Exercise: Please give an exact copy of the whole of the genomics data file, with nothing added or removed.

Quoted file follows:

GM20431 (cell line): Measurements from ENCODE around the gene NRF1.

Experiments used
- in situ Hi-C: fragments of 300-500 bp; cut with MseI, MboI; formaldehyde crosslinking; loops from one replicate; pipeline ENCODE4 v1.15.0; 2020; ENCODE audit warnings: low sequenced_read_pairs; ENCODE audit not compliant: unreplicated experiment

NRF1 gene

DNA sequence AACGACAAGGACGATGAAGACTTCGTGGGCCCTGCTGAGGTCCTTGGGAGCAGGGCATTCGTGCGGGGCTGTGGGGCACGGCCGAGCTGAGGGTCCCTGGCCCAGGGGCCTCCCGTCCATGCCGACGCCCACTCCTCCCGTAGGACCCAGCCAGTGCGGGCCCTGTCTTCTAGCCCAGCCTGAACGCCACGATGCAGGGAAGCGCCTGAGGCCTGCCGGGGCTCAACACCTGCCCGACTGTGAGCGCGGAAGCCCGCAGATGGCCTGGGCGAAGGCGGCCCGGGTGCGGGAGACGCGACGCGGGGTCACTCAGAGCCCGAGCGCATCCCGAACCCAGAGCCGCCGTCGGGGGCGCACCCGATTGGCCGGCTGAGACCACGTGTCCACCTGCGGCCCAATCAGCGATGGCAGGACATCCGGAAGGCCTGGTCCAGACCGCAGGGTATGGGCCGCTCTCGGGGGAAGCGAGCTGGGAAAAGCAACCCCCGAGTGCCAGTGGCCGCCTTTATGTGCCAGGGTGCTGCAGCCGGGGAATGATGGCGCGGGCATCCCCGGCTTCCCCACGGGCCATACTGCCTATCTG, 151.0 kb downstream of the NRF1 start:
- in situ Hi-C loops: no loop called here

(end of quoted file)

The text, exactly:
GM20431 (cell line): Measurements from ENCODE around the gene NRF1.

Experiments used
- in situ Hi-C: fragments of 300-500 bp; cut with MseI, MboI; formaldehyde crosslinking; loops from one replicate; pipeline ENCODE4 v1.15.0; 2020; ENCODE audit warnings: low sequenced_read_pairs; ENCODE audit not compliant: unreplicated experiment

NRF1 gene

DNA sequence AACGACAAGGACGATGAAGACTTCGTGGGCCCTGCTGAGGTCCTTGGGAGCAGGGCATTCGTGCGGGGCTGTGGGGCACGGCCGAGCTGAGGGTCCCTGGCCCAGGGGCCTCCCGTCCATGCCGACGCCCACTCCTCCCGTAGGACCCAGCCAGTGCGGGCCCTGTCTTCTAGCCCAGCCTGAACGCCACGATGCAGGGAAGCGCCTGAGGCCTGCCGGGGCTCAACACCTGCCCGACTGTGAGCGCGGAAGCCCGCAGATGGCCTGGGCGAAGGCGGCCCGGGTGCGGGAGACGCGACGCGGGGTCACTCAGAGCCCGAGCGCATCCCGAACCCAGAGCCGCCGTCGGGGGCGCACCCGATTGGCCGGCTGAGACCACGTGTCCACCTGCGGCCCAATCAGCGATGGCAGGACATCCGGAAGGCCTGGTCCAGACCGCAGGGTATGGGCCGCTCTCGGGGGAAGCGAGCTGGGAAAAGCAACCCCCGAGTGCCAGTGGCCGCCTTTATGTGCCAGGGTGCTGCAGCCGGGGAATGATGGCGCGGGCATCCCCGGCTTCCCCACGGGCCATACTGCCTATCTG, 151.0 kb downstream of the NRF1 start:
- in situ Hi-C loops: no loop called here